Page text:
Children's Hospital shifts direction Facility plans to focus on primary medicine

February 01, 1997|By M. William Salganik | M. William Salganik,SUN STAFF

Children's Hospital said yesterday it will make its first venture into primary care, adding three doctors who will include "complementary" techniques such as acupuncture.

Robert A. Chrzan, president and chief executive officer, said, "We believe primary medicine becomes the basis for a number of things you need to do," including a future focus on "wellness." Strong practices in family and internal medicine, he said, can lead to more specialist physicians seeking privileges at the hospital and to more referrals of patients, for both inpatient and outpatient care.

This represents another effort by the hospital to turn around financial problems. It posted operating losses in each of the last five years, dipping into its endowment at the rate of about $300,000 a year, and was one of only three acute-care hospitals in Maryland to lose money in 1995, the last year for which full data are available.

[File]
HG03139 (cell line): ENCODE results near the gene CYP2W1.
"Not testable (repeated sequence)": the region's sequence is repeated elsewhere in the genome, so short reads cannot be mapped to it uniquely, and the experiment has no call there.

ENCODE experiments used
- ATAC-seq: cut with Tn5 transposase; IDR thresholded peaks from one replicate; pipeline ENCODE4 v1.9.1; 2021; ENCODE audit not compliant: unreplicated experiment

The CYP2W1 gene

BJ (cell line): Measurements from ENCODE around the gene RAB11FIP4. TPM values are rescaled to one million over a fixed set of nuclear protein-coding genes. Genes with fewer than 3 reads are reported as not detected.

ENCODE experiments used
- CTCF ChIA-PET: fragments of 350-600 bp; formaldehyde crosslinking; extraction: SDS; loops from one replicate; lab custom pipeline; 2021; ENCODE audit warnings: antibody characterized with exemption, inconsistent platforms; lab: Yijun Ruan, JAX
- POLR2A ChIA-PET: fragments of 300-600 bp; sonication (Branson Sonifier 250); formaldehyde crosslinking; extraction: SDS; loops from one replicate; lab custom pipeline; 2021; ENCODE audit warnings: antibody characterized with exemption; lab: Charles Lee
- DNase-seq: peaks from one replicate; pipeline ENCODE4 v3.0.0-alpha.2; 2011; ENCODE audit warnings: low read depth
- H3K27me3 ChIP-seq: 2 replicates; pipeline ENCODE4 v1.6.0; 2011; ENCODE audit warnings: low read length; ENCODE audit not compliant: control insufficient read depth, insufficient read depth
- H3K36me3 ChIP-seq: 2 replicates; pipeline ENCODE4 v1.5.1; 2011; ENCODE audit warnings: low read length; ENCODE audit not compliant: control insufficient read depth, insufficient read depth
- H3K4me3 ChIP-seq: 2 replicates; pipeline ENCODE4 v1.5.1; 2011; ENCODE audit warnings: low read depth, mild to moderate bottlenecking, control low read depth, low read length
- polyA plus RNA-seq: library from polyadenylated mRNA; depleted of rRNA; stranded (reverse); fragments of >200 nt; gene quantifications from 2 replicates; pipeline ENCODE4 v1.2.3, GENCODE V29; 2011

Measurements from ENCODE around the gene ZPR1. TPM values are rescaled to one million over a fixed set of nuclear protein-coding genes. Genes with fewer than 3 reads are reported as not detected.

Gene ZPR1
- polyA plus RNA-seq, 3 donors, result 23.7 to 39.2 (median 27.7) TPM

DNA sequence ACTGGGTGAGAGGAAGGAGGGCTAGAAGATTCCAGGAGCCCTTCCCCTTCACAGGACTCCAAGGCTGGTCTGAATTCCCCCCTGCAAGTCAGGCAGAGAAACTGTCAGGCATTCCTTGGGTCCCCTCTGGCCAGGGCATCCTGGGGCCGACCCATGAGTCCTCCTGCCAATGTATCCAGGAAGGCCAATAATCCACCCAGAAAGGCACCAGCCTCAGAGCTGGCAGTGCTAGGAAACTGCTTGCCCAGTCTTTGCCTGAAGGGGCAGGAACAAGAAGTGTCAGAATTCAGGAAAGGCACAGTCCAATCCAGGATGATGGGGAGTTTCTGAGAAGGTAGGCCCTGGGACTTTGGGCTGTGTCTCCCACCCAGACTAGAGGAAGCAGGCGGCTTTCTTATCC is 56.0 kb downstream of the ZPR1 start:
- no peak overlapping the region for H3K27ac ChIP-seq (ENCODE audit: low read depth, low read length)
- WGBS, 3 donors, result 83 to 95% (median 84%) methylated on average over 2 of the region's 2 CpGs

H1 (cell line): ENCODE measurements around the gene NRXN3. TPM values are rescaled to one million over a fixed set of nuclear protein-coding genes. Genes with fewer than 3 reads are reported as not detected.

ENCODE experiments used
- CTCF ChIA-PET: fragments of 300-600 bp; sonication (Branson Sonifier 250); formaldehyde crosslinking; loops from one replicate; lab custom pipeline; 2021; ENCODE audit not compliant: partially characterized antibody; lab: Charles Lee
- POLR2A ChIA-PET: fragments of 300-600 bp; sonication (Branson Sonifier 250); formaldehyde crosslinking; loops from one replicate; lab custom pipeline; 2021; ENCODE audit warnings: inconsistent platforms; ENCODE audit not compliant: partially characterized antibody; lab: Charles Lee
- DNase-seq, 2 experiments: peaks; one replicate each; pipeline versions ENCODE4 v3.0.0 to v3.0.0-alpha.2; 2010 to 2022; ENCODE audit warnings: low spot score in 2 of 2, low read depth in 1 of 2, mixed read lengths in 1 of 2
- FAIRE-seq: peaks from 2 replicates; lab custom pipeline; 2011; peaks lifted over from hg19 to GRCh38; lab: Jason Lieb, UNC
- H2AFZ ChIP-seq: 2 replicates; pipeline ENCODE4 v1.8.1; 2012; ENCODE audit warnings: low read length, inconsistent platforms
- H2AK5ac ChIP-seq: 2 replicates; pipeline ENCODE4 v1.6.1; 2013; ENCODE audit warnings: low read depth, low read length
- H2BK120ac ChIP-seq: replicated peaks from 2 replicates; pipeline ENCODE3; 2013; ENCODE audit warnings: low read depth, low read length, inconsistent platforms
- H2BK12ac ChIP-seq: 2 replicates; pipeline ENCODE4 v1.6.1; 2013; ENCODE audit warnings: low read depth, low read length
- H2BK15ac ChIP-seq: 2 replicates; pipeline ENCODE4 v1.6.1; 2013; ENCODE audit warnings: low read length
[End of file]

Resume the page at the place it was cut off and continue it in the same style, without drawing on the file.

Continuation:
From its original mission of serving children with chronic diseases, it has become a specialty hospital providing orthopedics, rehabilitation and plastic surgery, largely to adults. To retain its identity but show its function has changed, it now calls itself the New Children's Hospital.

Three primary-care physicians -- Lee E. Gresser, Joseph V. Zebley III and Sam K. Sencil -- will be practicing in the hospital, although they probably will move into the medical office building on campus. Sencil is being trained in acupuncture.

Eventually, Chrzan said, he hopes to have 10 primary-care doctors.

While some hospitals have purchased primary-care practices or invested in doctor-owned primary-care groups, Chrzan said Children's was bringing in its primary-care doctors through contractual arrangements.

Emphasis on wellness fits in with the Bennett Institute, a sports medicine and rehabilitation facility on campus.

The hospital is licensed for 76 beds, but is staffed for fewer patients, and typically has only 10 to 15 inpatients at a time, Chrzan said.

Pub Date: 2/01/97

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